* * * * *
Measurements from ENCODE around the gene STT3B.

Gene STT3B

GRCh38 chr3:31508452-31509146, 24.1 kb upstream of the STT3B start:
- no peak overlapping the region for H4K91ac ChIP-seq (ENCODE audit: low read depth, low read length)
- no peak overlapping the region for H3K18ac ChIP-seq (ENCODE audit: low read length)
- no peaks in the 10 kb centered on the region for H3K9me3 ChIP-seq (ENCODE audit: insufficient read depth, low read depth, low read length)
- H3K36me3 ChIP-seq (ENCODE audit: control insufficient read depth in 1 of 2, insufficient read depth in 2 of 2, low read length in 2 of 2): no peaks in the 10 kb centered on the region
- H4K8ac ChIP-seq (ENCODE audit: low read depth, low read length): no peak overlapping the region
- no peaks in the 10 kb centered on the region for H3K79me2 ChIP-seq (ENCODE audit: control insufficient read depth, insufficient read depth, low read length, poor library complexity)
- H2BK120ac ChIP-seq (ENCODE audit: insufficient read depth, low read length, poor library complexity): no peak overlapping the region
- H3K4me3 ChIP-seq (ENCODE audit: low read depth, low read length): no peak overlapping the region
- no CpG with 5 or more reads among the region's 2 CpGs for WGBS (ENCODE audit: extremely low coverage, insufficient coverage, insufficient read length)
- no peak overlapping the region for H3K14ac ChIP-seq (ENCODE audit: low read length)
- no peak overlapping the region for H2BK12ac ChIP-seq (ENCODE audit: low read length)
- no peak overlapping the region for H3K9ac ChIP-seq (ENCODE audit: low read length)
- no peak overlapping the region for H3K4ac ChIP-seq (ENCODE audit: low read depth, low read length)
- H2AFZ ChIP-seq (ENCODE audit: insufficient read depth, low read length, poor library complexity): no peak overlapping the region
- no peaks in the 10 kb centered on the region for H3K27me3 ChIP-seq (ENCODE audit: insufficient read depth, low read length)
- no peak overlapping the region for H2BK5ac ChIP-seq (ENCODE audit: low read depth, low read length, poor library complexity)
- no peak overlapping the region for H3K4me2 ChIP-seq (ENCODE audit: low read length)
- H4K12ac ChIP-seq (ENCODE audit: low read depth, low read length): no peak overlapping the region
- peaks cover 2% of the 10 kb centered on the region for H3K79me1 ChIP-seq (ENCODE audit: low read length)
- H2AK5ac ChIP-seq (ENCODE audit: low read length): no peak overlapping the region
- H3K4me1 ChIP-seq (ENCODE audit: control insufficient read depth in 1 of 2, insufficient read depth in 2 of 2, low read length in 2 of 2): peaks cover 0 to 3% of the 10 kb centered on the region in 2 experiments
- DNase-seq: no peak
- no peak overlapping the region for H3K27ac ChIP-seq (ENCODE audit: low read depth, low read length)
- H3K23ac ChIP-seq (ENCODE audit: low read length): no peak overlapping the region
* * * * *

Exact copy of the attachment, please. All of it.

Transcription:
Measurements from ENCODE around the gene STT3B.

Gene STT3B

GRCh38 chr3:31508452-31509146, 24.1 kb upstream of the STT3B start:
- no peak overlapping the region for H4K91ac ChIP-seq (ENCODE audit: low read depth, low read length)
- no peak overlapping the region for H3K18ac ChIP-seq (ENCODE audit: low read length)
- no peaks in the 10 kb centered on the region for H3K9me3 ChIP-seq (ENCODE audit: insufficient read depth, low read depth, low read length)
- H3K36me3 ChIP-seq (ENCODE audit: control insufficient read depth in 1 of 2, insufficient read depth in 2 of 2, low read length in 2 of 2): no peaks in the 10 kb centered on the region
- H4K8ac ChIP-seq (ENCODE audit: low read depth, low read length): no peak overlapping the region
- no peaks in the 10 kb centered on the region for H3K79me2 ChIP-seq (ENCODE audit: control insufficient read depth, insufficient read depth, low read length, poor library complexity)
- H2BK120ac ChIP-seq (ENCODE audit: insufficient read depth, low read length, poor library complexity): no peak overlapping the region
- H3K4me3 ChIP-seq (ENCODE audit: low read depth, low read length): no peak overlapping the region
- no CpG with 5 or more reads among the region's 2 CpGs for WGBS (ENCODE audit: extremely low coverage, insufficient coverage, insufficient read length)
- no peak overlapping the region for H3K14ac ChIP-seq (ENCODE audit: low read length)
- no peak overlapping the region for H2BK12ac ChIP-seq (ENCODE audit: low read length)
- no peak overlapping the region for H3K9ac ChIP-seq (ENCODE audit: low read length)
- no peak overlapping the region for H3K4ac ChIP-seq (ENCODE audit: low read depth, low read length)
- H2AFZ ChIP-seq (ENCODE audit: insufficient read depth, low read length, poor library complexity): no peak overlapping the region
- no peaks in the 10 kb centered on the region for H3K27me3 ChIP-seq (ENCODE audit: insufficient read depth, low read length)
- no peak overlapping the region for H2BK5ac ChIP-seq (ENCODE audit: low read depth, low read length, poor library complexity)
- no peak overlapping the region for H3K4me2 ChIP-seq (ENCODE audit: low read length)
- H4K12ac ChIP-seq (ENCODE audit: low read depth, low read length): no peak overlapping the region
- peaks cover 2% of the 10 kb centered on the region for H3K79me1 ChIP-seq (ENCODE audit: low read length)
- H2AK5ac ChIP-seq (ENCODE audit: low read length): no peak overlapping the region
- H3K4me1 ChIP-seq (ENCODE audit: control insufficient read depth in 1 of 2, insufficient read depth in 2 of 2, low read length in 2 of 2): peaks cover 0 to 3% of the 10 kb centered on the region in 2 experiments
- DNase-seq: no peak
- no peak overlapping the region for H3K27ac ChIP-seq (ENCODE audit: low read depth, low read length)
- H3K23ac ChIP-seq (ENCODE audit: low read length): no peak overlapping the region